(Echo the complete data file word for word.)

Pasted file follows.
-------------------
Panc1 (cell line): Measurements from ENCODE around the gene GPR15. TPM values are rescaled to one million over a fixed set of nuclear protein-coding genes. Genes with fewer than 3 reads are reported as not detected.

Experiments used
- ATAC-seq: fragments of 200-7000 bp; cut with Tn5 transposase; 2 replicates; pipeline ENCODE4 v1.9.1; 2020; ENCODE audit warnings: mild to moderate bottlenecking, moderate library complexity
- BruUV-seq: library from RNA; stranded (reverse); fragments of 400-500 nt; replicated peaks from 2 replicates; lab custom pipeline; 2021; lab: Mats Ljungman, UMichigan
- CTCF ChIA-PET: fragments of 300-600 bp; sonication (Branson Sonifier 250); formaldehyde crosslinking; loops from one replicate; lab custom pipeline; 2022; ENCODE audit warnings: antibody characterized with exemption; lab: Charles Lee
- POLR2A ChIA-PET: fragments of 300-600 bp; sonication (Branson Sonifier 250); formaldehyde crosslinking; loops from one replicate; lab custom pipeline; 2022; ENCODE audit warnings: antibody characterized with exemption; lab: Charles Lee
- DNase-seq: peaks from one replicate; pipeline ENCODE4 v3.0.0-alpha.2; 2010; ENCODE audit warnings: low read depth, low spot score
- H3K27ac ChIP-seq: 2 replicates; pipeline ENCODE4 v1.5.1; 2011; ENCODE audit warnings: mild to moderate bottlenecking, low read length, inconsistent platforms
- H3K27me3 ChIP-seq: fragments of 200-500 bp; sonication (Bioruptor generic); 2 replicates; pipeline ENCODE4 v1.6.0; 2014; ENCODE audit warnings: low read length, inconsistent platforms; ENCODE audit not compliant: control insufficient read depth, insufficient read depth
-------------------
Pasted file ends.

Panc1 (cell line): Measurements from ENCODE around the gene GPR15. TPM values are rescaled to one million over a fixed set of nuclear protein-coding genes. Genes with fewer than 3 reads are reported as not detected.

Experiments used
- ATAC-seq: fragments of 200-7000 bp; cut with Tn5 transposase; 2 replicates; pipeline ENCODE4 v1.9.1; 2020; ENCODE audit warnings: mild to moderate bottlenecking, moderate library complexity
- BruUV-seq: library from RNA; stranded (reverse); fragments of 400-500 nt; replicated peaks from 2 replicates; lab custom pipeline; 2021; lab: Mats Ljungman, UMichigan
- CTCF ChIA-PET: fragments of 300-600 bp; sonication (Branson Sonifier 250); formaldehyde crosslinking; loops from one replicate; lab custom pipeline; 2022; ENCODE audit warnings: antibody characterized with exemption; lab: Charles Lee
- POLR2A ChIA-PET: fragments of 300-600 bp; sonication (Branson Sonifier 250); formaldehyde crosslinking; loops from one replicate; lab custom pipeline; 2022; ENCODE audit warnings: antibody characterized with exemption; lab: Charles Lee
- DNase-seq: peaks from one replicate; pipeline ENCODE4 v3.0.0-alpha.2; 2010; ENCODE audit warnings: low read depth, low spot score
- H3K27ac ChIP-seq: 2 replicates; pipeline ENCODE4 v1.5.1; 2011; ENCODE audit warnings: mild to moderate bottlenecking, low read length, inconsistent platforms
- H3K27me3 ChIP-seq: fragments of 200-500 bp; sonication (Bioruptor generic); 2 replicates; pipeline ENCODE4 v1.6.0; 2014; ENCODE audit warnings: low read length, inconsistent platforms; ENCODE audit not compliant: control insufficient read depth, insufficient read depth